Careful selection needed

The above situation means that IPs growing massively like a fad are likely to lead to overcrowding and many negative socio-economic and environmental impacts. However, Dr. Phan Huu Thang, former director of the Foreign Investment Agency under the Ministry of Planning and Investment, said worries about an excessive development of additional IP infrastructure may not be necessary because this is an objective of the country that targets industrial production development. Moreover, the occupancy rate of over 76% at the operating IPs is relatively high, making it plausible to build more IPs to welcome new investors or allow the active ones to expand their production facilities.

Meanwhile, as per a CBRE’s survey in Vietnam, the occupancy rate at existing industrial real estate projects is up to 90%, and the land fund offered to foreign investors remains modest. The realty consultancy firm is still concerned that if the supply of industrial land is not ready, Vietnam will see her opportunity to attract FDI slip through her fingers and arrive in other countries in the region like Thailand, Indonesia and the Philippines.

Therefore, what Phan Huu Thang noted is that it is necessary to install a “filter” capable of selecting really competent and environmentally friendly investors, those who also comply with international investment laws and practices. “Vietnam’s initiative will determine the trend of foreign investment flows in the coming period,” he said.

According to economist Pham Chi Lan, the world is now very cautious about foreign investment. For example, the U.S. has adopted a law decreeing that the government has the right to consider foreign investment, rather than let it be. Vietnam should take this point into account when designing a mechanism to select quality foreign companies.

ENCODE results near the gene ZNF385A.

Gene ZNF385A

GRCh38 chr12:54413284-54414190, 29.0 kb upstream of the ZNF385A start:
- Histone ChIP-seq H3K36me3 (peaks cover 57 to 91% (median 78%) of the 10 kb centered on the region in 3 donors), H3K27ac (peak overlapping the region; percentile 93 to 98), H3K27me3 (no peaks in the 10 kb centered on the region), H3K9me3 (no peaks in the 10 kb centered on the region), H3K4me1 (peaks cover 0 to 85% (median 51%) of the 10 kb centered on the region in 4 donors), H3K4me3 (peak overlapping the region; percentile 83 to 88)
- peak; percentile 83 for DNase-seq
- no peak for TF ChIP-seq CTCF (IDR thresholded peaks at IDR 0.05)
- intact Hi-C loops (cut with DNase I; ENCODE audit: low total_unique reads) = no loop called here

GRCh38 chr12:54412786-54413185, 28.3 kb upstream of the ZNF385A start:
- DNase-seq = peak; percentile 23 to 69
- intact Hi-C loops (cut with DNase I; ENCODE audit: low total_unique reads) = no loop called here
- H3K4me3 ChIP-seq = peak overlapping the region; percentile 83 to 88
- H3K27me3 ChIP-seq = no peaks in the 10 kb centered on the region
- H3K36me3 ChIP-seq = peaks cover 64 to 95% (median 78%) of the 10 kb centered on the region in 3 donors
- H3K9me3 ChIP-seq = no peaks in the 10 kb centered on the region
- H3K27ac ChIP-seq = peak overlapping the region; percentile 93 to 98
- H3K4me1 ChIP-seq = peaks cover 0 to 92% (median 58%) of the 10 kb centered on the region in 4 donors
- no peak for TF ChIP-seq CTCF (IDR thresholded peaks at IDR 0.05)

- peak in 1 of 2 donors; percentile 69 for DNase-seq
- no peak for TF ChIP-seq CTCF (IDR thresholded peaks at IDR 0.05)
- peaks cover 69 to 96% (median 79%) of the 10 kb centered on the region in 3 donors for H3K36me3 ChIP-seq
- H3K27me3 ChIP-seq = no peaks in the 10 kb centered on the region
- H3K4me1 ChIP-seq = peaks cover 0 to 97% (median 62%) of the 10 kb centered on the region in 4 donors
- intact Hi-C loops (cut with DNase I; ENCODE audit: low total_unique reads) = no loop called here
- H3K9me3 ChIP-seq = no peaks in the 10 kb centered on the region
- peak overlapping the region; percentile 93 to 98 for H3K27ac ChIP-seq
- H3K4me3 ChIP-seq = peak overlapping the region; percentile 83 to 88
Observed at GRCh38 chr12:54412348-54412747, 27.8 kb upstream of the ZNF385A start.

According to analysts, to anticipate the new wave of investment effectively in the current context, it is necessary to have an orientation for in-depth sustainable IP development, improving economic efficiency and ensuring environmental friendliness.

In fact, despite the long development, there is still many limitations when it comes to Vietnam’s infrastructure. Currently, what many IP developers are doing is simply leveling the site and then waiting for foreign investors to pour their money. There are even some IPs without internal roads for transporting materials and products. Operating an IP is not merely selling land lease rights but services must also be in sync. The most important thing for IP infrastructure is to have waste and water treatment facilities. It is because when developing any project, guaranteeing environmental factors is very crucial.

Currently, IP operations are posing challenges for the environment and human health. In many parts of the world, the eco-industrial park model has been adopted for greater efficiency of resource and energy use, environmental protection and more sustainable development. Therefore, experts believe it is necessary to develop eco-industrial parks, a model of the circular economy in which the waste discharged by one individual is used as input material for another in the economy. Subsequently, the material flow will be fully utilized to create products and minimize sources of waste. SGT

Hung Le